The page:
Thursday, August 11, 2016

Riding the Test Linear Maglev Shinkansen in Japan

In July and August I took a trip to Japan and while there tried to ride on many different and interesting trains which I will cover over a number of blog entries!

Today I want to look at my first ever ride of the brand new (not in production use) Linear Maglev Shinkansen!! Thats right, the worlds fastest train at 603 km/h, which is due to go into service from Tokyo to Nagoya in 2027 and ultimately to Osaka later on.

As mentioned this train is not yet in production use, and this latest version (destined for passenger use) was only completed in 2015, and runs on a test track in Yamanashi prefecture.

This track will form part of the Tokyo to Osaka maglev line being constructed right now.

So how did I manage to get a ticket to ride this train some 11 years before it is due to go into service?

Well, you can enter a lottery from JR to score a ticket to ride on the Maglev train during a number of test runs of the train on specific days.

Unfortunately the website and process is all in Japanese, and it is for Japanese residents only. Fortunately as my wife is Japanese and her parents live in Japan, we could apply using their address! :-)

To be honest I didn't expect to get a ticket as it is extremely difficult to get tickets due to high demand to try out this latest and greatest Japanese train, but we did!

We received a postcard in the mail in Japan with the details to get to the Yamanashi test centre and our registration number and other details needed to check-in once there for a ride on the Maglev. I was really excited and couldn't wait!

Yamanashi is a long way from Tokyo, and the destination station Otsuki (nearest to the test centre) is on the Chuo main line. So first we hopped on the Yamanote line train from Shibuya to Shinjuku station.

For those unfamiliar, Shinjuku is the busiest train station in the world, with over 4 million passengers using it per day! It is always busy:

I took a look at the Chuo main line platforms and saw plenty of JR East train movements with the Chuo main line being a very busy line indeed:

Across from the Chuo line platform is the Sobu line (yellow coloured trains):

Here is the Chuo main line train (Orange colour) arriving at the platform:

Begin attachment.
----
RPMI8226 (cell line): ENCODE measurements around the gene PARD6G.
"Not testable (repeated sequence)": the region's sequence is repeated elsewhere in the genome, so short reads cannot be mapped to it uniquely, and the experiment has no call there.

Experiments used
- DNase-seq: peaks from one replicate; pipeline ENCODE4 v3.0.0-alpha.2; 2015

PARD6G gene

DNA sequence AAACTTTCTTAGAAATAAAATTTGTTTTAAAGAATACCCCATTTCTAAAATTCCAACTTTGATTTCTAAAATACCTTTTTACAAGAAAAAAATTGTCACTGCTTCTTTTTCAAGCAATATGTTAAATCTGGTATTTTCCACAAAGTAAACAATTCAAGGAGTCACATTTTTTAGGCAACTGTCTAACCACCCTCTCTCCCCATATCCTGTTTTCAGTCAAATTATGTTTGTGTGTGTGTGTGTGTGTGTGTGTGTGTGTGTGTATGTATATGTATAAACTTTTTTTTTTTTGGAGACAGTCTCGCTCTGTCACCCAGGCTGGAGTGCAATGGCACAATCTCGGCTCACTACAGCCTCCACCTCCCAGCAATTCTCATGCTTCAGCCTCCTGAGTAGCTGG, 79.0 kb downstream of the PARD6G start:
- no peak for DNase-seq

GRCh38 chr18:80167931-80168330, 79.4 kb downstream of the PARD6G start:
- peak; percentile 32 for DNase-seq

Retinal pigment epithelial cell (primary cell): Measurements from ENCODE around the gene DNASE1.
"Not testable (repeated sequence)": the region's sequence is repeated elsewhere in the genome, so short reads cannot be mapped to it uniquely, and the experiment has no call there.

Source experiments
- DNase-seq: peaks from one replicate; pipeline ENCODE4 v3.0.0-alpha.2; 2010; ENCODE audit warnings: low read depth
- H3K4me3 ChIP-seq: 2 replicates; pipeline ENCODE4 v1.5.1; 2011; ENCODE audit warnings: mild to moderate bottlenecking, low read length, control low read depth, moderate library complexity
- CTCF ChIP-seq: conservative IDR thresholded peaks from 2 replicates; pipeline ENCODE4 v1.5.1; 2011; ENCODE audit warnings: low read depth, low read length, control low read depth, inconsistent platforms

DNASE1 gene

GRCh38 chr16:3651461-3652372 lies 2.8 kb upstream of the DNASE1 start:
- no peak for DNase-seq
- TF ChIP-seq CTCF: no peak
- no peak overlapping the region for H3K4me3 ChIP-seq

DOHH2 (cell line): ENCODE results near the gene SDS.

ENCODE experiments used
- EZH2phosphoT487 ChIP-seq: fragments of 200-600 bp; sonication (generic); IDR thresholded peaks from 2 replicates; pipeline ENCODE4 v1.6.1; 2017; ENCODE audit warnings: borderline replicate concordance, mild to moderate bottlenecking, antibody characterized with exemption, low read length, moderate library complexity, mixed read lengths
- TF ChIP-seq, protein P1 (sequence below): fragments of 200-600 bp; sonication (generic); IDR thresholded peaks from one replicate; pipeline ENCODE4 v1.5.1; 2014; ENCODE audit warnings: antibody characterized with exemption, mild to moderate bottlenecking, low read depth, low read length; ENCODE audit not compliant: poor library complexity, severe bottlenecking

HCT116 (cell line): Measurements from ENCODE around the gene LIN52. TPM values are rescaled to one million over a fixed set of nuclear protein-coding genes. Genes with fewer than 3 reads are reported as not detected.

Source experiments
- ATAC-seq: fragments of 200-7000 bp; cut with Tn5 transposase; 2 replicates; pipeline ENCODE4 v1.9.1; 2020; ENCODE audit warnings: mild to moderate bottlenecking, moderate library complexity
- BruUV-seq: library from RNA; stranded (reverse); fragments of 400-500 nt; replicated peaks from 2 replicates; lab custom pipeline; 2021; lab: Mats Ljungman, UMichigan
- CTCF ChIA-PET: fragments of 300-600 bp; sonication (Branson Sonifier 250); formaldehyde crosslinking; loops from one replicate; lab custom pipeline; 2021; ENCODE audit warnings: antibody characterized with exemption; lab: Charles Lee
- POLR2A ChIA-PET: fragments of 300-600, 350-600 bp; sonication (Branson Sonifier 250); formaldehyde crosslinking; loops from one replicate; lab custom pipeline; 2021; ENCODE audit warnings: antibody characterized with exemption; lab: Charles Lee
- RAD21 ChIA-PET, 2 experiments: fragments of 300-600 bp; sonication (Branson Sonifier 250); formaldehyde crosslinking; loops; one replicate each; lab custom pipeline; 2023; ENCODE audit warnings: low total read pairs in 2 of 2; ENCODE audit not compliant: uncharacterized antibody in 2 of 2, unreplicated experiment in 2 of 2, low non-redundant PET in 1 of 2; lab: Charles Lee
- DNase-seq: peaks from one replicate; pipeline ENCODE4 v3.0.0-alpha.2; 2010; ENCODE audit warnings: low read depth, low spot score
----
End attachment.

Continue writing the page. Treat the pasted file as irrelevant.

There is Special Rapid, Rapid and local trains, with the lit stations on the board showing which stations the next train will stop at:

We decided for the sake of speed to catch the faster Kaiji limited express service to Otsuki station. As we were a bit tight for time I didn't get much time to take photos of the train at Shinjuku, but not to worry I did later on:

We were in Carriage 8 for this trip:

The Kaiji service goes to Kofu from Tokyo, and the trip to Otsuki takes about an hour. Here is the layout of the carriages on the service:

The internal carriages are nice and comfortable, without being too fancy. It is firmly in the commuter usage, although more expensive than the Chuo main line due to the express nature of the service, skipping many stations:

Here is the view from our seats as we prepared to leave Shinjuku:

Once on our way we were hungry as it was midday and we decided to grab a ekiben (Station lunch) to eat on the train from the mobile food/souvenir service that runs through the train - I also bought a Japan suica train pass holder with a picture of the Kaiji train on it:

The train has toilet and bathroom facilities too:

Eventually we arrived at Otsuki station:

Given we were about to experience the fastest train in the world, this poster at Otsuki station seemed very appropriate for our feelings at that moment!

Outside Otsuki Station:

This is the bus that takes us to the Yamanashi Linear Maglev test train centre where the Linear Maglev Shinkansen train runs:

After about 20 minutes we arrived at the Yamanashi Linear Maglev test train centre:

We had some free time before our train was due to run, so we first went to the newly built Yamanashi Maglev Exhibition centre next door:

Today was very hot indeed, so keeping out of the sun was certainly a priority!

Here is the ticket we bought for entering the exhibition centre:

For those with any interest in the amazing Linear Maglev technology Japan has developed - this is the place to go!

On display is this earlier test Linear Maglev train, MLX01-2:

You can go inside, and here is the inside of that older test train: